Python | Perform append at beginning of list

The usual append operation of Python list adds the new element at the end of the list. But in certain situations, we need to append each element we add in front of list. If we perform brute force techniques, we need to perform unnecessary shifts of elements and hence, having shorthands for it is useful.

Let’s discuss certain ways to perform append at beginning of the list.

Method #1 : Using insert()



This method generally inserts the element at any position in the list and also performs the necessary shifts required internally and hence can also be used to perform this very task.

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# Python3 code to demonstrate 
# to add element at beginning
# using insert()
  
# initializing list 
test_list = [1, 3, 4, 5, 7]
  
# printing initial list 
print ("Original list : " + str(test_list))
  
# using insert() to append
# at beginning. append 6
test_list.insert(0, 6)
           
# printing resultant list 
print ("Resultant list is : " + str(test_list))

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Output:

Original list : [1, 3, 4, 5, 7]
Resultant list is : [6, 1, 3, 4, 5, 7]

 
Method #2 : Using [] and +

These both operators can be combined to perform this task. We convert the element to list and then perform the list addition.

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# Python3 code to demonstrate 
# to add element at beginning
# using [] and +
  
# initializing list 
test_list = [1, 3, 4, 5, 7]
  
# printing initial list 
print ("Original list : " + str(test_list))
  
# using [] and + to append
# at beginning append 6
test_list = [6] + test_list
           
# printing resultant list 
print ("Resultant list is : " + str(test_list))

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Output:

Original list : [1, 3, 4, 5, 7]
Resultant list is : [6, 1, 3, 4, 5, 7]

 
Method #3 : Using Slicing

Slicing of list is also another method to perform this particular task. we just assign to the 0 sliced list to the list converted from the element. This does the trick and is quite elegant.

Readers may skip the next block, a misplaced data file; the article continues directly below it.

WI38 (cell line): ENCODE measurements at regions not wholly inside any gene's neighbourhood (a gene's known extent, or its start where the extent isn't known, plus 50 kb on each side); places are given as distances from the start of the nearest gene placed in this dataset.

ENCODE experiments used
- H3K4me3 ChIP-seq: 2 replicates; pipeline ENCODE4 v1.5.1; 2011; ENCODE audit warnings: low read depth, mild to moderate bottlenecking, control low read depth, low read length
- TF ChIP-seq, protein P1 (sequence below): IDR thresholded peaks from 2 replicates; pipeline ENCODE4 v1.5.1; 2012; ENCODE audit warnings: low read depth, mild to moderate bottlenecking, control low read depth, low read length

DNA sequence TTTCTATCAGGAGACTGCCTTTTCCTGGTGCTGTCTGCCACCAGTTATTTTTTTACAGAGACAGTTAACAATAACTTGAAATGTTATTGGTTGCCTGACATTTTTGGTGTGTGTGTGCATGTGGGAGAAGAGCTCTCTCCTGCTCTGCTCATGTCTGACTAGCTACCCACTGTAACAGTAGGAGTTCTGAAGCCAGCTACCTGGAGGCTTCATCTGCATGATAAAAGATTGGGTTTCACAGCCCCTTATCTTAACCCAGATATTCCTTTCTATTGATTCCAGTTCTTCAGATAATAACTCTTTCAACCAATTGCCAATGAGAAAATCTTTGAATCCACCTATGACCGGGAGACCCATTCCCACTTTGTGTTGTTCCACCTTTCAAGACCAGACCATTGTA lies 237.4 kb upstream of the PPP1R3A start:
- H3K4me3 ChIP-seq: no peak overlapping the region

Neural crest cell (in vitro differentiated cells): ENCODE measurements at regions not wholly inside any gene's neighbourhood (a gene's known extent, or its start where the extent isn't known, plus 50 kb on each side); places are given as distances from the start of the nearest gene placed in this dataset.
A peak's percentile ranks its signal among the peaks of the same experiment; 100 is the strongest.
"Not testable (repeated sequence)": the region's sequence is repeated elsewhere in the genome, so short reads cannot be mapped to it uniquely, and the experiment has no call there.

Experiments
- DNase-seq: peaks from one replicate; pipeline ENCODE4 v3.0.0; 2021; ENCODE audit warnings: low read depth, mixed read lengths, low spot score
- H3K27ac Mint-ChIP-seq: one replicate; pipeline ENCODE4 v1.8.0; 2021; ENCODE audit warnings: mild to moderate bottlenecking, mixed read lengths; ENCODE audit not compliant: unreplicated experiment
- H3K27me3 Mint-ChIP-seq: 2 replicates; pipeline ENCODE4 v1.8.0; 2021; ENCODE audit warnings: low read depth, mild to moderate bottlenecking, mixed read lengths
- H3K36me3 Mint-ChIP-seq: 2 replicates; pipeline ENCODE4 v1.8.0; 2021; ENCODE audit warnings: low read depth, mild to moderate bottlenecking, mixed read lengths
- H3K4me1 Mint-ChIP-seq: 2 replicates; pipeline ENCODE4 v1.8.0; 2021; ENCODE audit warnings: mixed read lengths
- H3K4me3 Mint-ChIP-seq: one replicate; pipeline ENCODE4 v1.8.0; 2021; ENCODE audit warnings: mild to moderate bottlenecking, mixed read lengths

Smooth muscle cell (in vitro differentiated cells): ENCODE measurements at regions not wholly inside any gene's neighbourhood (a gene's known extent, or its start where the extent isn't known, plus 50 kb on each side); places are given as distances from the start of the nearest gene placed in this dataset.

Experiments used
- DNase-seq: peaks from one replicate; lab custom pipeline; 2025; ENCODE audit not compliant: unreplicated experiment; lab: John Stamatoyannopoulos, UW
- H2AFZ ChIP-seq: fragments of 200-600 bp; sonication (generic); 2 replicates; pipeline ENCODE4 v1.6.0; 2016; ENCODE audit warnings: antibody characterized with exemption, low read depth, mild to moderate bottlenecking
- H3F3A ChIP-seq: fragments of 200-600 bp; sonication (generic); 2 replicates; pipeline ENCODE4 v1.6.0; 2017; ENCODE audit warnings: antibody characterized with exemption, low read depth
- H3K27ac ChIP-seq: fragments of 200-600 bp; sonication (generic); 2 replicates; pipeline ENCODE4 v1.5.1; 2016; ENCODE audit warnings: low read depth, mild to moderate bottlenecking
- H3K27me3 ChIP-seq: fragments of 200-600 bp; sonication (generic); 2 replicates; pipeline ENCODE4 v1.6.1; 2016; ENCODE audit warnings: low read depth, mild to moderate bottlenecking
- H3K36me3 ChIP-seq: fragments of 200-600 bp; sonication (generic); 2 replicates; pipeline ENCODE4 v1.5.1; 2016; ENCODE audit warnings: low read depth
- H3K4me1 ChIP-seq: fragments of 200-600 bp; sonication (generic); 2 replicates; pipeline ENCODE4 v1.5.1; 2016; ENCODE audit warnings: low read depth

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# Python3 code to demonstrate 
# to add element at beginning
# using slicing 
  
# initializing list 
test_list = [1, 3, 4, 5, 7]
  
# printing initial list 
print ("Original list : " + str(test_list))
  
# using slicing to append 
# at beginning. append 6
test_list[:0] = [6]
           
# printing resultant list 
print ("Resultant list is : " + str(test_list))

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Output:

Original list : [1, 3, 4, 5, 7]
Resultant list is : [6, 1, 3, 4, 5, 7]

 
Method #4 : Using collections.deque.appendleft()

The list can be converted to deque and then the appendleft() can be used to perform the push like operation from the front of the doubly ended queue.

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# Python3 code to demonstrate 
# to add element at beginning
# using collections.deque.pushleft()
from collections import deque
  
# initializing list 
test_list = [1, 3, 4, 5, 7]
  
# printing initial list 
print ("Original list : " + str(test_list))
  
# using collections.deque.pushleft()
# to append at beginning
# append 6
test_list = deque(test_list)
test_list.appendleft(6)
test_list = list(test_list)
           
# printing resultant list 
print ("Resultant list is : " + str(test_list))

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Output:

Original list : [1, 3, 4, 5, 7]
Resultant list is : [6, 1, 3, 4, 5, 7]


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